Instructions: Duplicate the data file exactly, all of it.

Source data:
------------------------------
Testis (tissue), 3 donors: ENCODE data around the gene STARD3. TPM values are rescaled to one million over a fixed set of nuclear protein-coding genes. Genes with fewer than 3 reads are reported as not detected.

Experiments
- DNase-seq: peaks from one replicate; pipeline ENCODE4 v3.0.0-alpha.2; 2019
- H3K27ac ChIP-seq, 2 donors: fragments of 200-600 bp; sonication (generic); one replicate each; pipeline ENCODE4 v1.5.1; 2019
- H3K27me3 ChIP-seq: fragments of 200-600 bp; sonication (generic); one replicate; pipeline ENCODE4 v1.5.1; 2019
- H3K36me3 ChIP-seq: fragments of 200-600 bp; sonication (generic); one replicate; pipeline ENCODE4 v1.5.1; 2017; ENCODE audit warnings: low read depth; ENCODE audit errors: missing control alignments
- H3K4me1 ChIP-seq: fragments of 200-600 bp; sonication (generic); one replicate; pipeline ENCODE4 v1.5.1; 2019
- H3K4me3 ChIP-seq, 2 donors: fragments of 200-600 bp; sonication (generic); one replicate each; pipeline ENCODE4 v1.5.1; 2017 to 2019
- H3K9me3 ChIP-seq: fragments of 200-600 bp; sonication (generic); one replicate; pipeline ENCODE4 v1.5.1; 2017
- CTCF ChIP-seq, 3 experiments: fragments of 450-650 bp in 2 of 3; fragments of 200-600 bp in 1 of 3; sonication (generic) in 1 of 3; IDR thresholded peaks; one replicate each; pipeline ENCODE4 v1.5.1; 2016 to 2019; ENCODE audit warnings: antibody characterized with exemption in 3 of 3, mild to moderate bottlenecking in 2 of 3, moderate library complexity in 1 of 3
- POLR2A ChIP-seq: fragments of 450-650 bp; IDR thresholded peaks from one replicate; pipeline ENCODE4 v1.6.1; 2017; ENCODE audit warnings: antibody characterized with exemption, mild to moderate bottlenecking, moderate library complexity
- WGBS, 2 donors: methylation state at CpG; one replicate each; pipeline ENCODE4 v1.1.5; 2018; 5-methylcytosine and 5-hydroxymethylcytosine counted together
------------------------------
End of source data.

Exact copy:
Testis (tissue), 3 donors: ENCODE data around the gene STARD3. TPM values are rescaled to one million over a fixed set of nuclear protein-coding genes. Genes with fewer than 3 reads are reported as not detected.

Experiments
- DNase-seq: peaks from one replicate; pipeline ENCODE4 v3.0.0-alpha.2; 2019
- H3K27ac ChIP-seq, 2 donors: fragments of 200-600 bp; sonication (generic); one replicate each; pipeline ENCODE4 v1.5.1; 2019
- H3K27me3 ChIP-seq: fragments of 200-600 bp; sonication (generic); one replicate; pipeline ENCODE4 v1.5.1; 2019
- H3K36me3 ChIP-seq: fragments of 200-600 bp; sonication (generic); one replicate; pipeline ENCODE4 v1.5.1; 2017; ENCODE audit warnings: low read depth; ENCODE audit errors: missing control alignments
- H3K4me1 ChIP-seq: fragments of 200-600 bp; sonication (generic); one replicate; pipeline ENCODE4 v1.5.1; 2019
- H3K4me3 ChIP-seq, 2 donors: fragments of 200-600 bp; sonication (generic); one replicate each; pipeline ENCODE4 v1.5.1; 2017 to 2019
- H3K9me3 ChIP-seq: fragments of 200-600 bp; sonication (generic); one replicate; pipeline ENCODE4 v1.5.1; 2017
- CTCF ChIP-seq, 3 experiments: fragments of 450-650 bp in 2 of 3; fragments of 200-600 bp in 1 of 3; sonication (generic) in 1 of 3; IDR thresholded peaks; one replicate each; pipeline ENCODE4 v1.5.1; 2016 to 2019; ENCODE audit warnings: antibody characterized with exemption in 3 of 3, mild to moderate bottlenecking in 2 of 3, moderate library complexity in 1 of 3
- POLR2A ChIP-seq: fragments of 450-650 bp; IDR thresholded peaks from one replicate; pipeline ENCODE4 v1.6.1; 2017; ENCODE audit warnings: antibody characterized with exemption, mild to moderate bottlenecking, moderate library complexity
- WGBS, 2 donors: methylation state at CpG; one replicate each; pipeline ENCODE4 v1.1.5; 2018; 5-methylcytosine and 5-hydroxymethylcytosine counted together